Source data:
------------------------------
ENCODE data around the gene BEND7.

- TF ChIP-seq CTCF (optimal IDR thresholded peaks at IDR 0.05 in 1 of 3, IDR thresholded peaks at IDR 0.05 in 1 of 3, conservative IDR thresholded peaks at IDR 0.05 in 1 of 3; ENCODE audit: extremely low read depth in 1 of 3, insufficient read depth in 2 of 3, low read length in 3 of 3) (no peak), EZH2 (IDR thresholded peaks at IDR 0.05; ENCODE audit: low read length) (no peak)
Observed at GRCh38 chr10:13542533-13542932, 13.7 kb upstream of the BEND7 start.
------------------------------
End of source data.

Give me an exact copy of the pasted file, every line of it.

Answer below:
ENCODE data around the gene BEND7.

- TF ChIP-seq CTCF (optimal IDR thresholded peaks at IDR 0.05 in 1 of 3, IDR thresholded peaks at IDR 0.05 in 1 of 3, conservative IDR thresholded peaks at IDR 0.05 in 1 of 3; ENCODE audit: extremely low read depth in 1 of 3, insufficient read depth in 2 of 3, low read length in 3 of 3) (no peak), EZH2 (IDR thresholded peaks at IDR 0.05; ENCODE audit: low read length) (no peak)
Observed at GRCh38 chr10:13542533-13542932, 13.7 kb upstream of the BEND7 start.